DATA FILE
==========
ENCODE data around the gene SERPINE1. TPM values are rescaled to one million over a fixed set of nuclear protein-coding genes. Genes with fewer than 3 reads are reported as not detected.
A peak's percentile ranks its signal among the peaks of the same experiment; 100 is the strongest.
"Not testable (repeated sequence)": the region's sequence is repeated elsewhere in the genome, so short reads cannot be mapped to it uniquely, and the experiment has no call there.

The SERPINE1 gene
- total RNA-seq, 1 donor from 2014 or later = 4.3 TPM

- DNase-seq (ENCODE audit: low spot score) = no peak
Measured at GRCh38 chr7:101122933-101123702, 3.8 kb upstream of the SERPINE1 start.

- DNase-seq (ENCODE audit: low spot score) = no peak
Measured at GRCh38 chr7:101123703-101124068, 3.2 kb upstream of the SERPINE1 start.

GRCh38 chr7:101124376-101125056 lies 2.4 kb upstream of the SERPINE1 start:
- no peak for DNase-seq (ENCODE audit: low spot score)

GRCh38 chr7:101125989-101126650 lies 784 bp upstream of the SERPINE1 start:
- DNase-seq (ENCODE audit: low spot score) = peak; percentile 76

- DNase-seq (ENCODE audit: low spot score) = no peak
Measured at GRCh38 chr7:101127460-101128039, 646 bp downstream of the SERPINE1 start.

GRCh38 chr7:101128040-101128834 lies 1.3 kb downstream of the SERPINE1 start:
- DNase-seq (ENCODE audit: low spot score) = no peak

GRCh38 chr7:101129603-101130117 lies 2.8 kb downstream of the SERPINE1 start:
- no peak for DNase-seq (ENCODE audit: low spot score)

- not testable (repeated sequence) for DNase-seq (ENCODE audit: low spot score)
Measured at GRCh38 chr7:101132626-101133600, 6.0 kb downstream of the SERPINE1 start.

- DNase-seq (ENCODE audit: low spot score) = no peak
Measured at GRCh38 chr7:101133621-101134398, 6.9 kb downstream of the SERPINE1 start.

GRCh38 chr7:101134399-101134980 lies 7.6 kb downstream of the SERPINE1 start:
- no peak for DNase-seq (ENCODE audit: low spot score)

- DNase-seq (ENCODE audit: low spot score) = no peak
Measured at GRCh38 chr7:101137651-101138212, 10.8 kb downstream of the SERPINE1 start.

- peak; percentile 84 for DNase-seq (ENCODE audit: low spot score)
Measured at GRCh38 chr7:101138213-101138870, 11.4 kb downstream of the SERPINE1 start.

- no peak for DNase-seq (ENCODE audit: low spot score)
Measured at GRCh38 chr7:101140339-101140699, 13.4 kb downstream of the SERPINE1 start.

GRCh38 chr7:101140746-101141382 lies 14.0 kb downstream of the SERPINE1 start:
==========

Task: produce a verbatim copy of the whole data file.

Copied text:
ENCODE data around the gene SERPINE1. TPM values are rescaled to one million over a fixed set of nuclear protein-coding genes. Genes with fewer than 3 reads are reported as not detected.
A peak's percentile ranks its signal among the peaks of the same experiment; 100 is the strongest.
"Not testable (repeated sequence)": the region's sequence is repeated elsewhere in the genome, so short reads cannot be mapped to it uniquely, and the experiment has no call there.

The SERPINE1 gene
- total RNA-seq, 1 donor from 2014 or later = 4.3 TPM

- DNase-seq (ENCODE audit: low spot score) = no peak
Measured at GRCh38 chr7:101122933-101123702, 3.8 kb upstream of the SERPINE1 start.

- DNase-seq (ENCODE audit: low spot score) = no peak
Measured at GRCh38 chr7:101123703-101124068, 3.2 kb upstream of the SERPINE1 start.

GRCh38 chr7:101124376-101125056 lies 2.4 kb upstream of the SERPINE1 start:
- no peak for DNase-seq (ENCODE audit: low spot score)

GRCh38 chr7:101125989-101126650 lies 784 bp upstream of the SERPINE1 start:
- DNase-seq (ENCODE audit: low spot score) = peak; percentile 76

- DNase-seq (ENCODE audit: low spot score) = no peak
Measured at GRCh38 chr7:101127460-101128039, 646 bp downstream of the SERPINE1 start.

GRCh38 chr7:101128040-101128834 lies 1.3 kb downstream of the SERPINE1 start:
- DNase-seq (ENCODE audit: low spot score) = no peak

GRCh38 chr7:101129603-101130117 lies 2.8 kb downstream of the SERPINE1 start:
- no peak for DNase-seq (ENCODE audit: low spot score)

- not testable (repeated sequence) for DNase-seq (ENCODE audit: low spot score)
Measured at GRCh38 chr7:101132626-101133600, 6.0 kb downstream of the SERPINE1 start.

- DNase-seq (ENCODE audit: low spot score) = no peak
Measured at GRCh38 chr7:101133621-101134398, 6.9 kb downstream of the SERPINE1 start.

GRCh38 chr7:101134399-101134980 lies 7.6 kb downstream of the SERPINE1 start:
- no peak for DNase-seq (ENCODE audit: low spot score)

- DNase-seq (ENCODE audit: low spot score) = no peak
Measured at GRCh38 chr7:101137651-101138212, 10.8 kb downstream of the SERPINE1 start.

- peak; percentile 84 for DNase-seq (ENCODE audit: low spot score)
Measured at GRCh38 chr7:101138213-101138870, 11.4 kb downstream of the SERPINE1 start.

- no peak for DNase-seq (ENCODE audit: low spot score)
Measured at GRCh38 chr7:101140339-101140699, 13.4 kb downstream of the SERPINE1 start.

GRCh38 chr7:101140746-101141382 lies 14.0 kb downstream of the SERPINE1 start: